If you would like to contribute to PlasmaPy, please refer to the instructions on installing PlasmaPy for development.
New versions of Python are released annually in October, and it can
take a few months for the scientific Python ecosystem to catch up. If
you have trouble installing
plasmapy on the most recent Python
version between October and ∼December, then try installing it on the
second most recent version.
python -m pip install plasmapy
On some systems, it might be necessary to specify the Python version
number by using
python3.10 instead of
To install PlasmaPy on Windows, run:
py -3.10 -m pip install plasmapy
The version of Python may be changed from
3.10 to another supported
Python 3.9+ release that has been installed on your computer.
For more detailed information, please refer to this tutorial on installing packages.
Conda is a package management system and environment manager that is commonly used in the scientific Python ecosystem. Conda lets us create and switch between Python environments that are isolated from each other and the system installation. Conda can also be used for packages written in languages other than Python.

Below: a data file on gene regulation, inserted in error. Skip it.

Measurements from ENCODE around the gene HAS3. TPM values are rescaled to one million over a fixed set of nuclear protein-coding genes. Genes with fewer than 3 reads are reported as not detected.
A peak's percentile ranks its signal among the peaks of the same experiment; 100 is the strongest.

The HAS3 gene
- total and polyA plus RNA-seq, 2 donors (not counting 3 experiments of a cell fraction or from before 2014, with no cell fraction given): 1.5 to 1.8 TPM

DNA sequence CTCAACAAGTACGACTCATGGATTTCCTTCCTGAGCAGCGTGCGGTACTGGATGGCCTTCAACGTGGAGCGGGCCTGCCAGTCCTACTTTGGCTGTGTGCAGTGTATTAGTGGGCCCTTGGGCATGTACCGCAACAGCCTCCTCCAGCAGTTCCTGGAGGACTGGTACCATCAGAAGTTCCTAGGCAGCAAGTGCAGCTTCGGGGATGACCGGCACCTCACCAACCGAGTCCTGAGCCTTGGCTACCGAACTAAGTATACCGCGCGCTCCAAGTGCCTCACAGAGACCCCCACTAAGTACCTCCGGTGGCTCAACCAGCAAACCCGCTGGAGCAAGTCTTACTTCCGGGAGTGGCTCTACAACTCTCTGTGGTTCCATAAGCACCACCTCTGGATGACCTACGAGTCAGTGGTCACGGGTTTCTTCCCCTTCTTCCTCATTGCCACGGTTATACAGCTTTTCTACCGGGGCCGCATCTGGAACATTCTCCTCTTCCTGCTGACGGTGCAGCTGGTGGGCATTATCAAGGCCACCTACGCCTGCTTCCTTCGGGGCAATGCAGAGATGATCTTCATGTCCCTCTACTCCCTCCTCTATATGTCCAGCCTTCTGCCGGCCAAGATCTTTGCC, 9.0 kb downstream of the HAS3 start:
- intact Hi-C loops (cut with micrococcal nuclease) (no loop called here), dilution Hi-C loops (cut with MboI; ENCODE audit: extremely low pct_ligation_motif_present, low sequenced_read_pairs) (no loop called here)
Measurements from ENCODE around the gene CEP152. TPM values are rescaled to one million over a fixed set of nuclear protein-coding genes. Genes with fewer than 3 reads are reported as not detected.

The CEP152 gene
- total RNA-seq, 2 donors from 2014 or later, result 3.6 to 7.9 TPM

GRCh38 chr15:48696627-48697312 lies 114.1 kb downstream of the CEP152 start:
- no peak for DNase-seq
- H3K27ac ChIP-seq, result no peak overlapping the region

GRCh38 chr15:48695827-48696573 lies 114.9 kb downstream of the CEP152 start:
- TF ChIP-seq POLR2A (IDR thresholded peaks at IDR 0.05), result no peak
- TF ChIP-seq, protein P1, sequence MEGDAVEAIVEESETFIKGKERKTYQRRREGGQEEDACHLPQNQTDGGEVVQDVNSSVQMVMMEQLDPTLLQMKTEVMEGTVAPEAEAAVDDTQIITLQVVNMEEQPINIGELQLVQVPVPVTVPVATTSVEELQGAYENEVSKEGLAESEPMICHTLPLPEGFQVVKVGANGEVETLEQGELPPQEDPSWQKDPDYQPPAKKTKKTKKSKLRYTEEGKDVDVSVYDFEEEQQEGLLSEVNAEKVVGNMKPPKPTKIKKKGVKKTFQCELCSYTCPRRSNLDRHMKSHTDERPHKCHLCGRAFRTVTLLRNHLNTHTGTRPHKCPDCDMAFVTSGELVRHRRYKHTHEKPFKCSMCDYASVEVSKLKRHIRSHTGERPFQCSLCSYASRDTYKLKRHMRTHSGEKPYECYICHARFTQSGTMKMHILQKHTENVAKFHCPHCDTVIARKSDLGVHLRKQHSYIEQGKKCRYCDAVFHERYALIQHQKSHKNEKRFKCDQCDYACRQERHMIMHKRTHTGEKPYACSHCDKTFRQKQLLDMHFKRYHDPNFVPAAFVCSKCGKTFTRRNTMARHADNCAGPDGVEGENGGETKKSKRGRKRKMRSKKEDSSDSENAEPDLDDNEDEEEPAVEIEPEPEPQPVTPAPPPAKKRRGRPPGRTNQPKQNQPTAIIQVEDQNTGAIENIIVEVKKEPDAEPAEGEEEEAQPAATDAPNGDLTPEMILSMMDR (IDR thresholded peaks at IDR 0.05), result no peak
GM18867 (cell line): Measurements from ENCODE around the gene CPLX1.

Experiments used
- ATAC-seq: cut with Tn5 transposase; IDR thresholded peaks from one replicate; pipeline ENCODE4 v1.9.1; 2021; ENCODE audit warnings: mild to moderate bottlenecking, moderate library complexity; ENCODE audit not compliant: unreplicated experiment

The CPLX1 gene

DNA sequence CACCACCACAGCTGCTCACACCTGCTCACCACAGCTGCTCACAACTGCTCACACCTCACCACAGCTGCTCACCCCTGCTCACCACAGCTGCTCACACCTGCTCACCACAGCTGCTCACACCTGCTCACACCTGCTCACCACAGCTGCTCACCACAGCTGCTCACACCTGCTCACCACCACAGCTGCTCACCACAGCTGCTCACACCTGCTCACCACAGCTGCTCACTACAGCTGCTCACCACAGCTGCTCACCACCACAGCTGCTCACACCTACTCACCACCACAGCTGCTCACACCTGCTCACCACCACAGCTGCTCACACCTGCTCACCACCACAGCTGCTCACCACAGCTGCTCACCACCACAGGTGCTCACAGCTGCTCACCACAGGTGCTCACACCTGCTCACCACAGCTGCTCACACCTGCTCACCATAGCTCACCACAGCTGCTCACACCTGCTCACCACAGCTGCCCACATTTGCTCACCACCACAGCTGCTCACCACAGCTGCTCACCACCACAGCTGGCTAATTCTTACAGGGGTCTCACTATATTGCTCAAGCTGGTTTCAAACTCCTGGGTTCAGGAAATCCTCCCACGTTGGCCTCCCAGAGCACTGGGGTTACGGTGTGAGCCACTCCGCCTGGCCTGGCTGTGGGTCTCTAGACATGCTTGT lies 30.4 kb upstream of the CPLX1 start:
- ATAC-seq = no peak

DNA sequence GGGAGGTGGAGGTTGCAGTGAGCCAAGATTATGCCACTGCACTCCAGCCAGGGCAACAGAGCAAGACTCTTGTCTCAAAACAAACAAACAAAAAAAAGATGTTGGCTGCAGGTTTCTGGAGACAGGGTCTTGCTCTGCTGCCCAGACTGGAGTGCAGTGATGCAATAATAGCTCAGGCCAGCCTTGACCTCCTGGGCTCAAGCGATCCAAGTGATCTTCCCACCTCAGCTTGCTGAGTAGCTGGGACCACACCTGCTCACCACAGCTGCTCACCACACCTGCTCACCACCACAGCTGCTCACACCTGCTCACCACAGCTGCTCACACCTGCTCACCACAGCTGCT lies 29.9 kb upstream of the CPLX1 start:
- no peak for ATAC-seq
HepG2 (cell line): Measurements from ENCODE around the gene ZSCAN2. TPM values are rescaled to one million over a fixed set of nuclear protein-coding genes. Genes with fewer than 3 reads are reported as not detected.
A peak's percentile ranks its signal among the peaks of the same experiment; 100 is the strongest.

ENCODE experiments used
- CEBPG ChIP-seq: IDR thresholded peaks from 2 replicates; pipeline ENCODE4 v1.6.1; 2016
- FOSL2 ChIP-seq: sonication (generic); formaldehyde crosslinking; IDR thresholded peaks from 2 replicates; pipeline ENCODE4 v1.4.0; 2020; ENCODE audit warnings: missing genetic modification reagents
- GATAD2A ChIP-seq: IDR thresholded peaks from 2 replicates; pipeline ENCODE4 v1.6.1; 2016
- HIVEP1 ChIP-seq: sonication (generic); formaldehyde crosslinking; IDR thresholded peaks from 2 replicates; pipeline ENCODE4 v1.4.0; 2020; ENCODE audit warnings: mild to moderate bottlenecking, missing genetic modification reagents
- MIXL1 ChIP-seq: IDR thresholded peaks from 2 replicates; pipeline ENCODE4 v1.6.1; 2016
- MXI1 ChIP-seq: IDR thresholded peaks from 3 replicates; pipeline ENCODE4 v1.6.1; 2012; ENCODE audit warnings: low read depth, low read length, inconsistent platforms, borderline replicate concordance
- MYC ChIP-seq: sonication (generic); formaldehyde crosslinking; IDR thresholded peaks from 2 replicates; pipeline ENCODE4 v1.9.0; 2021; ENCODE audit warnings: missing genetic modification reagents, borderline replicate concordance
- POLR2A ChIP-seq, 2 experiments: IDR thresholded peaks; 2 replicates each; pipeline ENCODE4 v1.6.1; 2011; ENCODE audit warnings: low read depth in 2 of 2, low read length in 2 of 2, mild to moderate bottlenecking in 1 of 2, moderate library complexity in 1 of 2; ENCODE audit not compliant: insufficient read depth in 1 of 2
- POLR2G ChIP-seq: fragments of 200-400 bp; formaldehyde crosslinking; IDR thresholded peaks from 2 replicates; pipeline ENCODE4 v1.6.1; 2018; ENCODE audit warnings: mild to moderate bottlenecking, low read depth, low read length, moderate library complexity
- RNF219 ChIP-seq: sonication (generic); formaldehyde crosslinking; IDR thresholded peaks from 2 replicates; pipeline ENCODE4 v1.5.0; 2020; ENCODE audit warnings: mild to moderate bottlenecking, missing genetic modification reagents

conda install -c conda-forge plasmapy
To create a new environment with
plasmapy installed in it, run:
conda create -n env_name -c conda-forge plasmapy
env_name is replaced by the name of the environment.
This step may take several minutes. To activate this environment, run:
conda activate env_name
conda update plasmapy
git clone https://github.com/PlasmaPy/PlasmaPy.git
The repository will be cloned inside a new subdirectory called
If you do not have git installed on your computer, then you may download
the most recent source code from PlasmaPy’s GitHub repository by
going to Code and selecting Download ZIP.
Unzipping the file will
create a subdirectory called
PlasmaPy that contains the source
To install the downloaded version of
plasmapy, enter the
PlasmaPy directory and run:
pip install .
If you expect to occasionally edit the source code, instead run:
pip install -e ".[tests,docs]"
-e flag makes the installation editable and
specifies that all of the additional dependencies used while testing
the package should also be installed.
The How to Contribute guide has instructions on how to fork a repository and create branches so that you may make contributions via pull requests.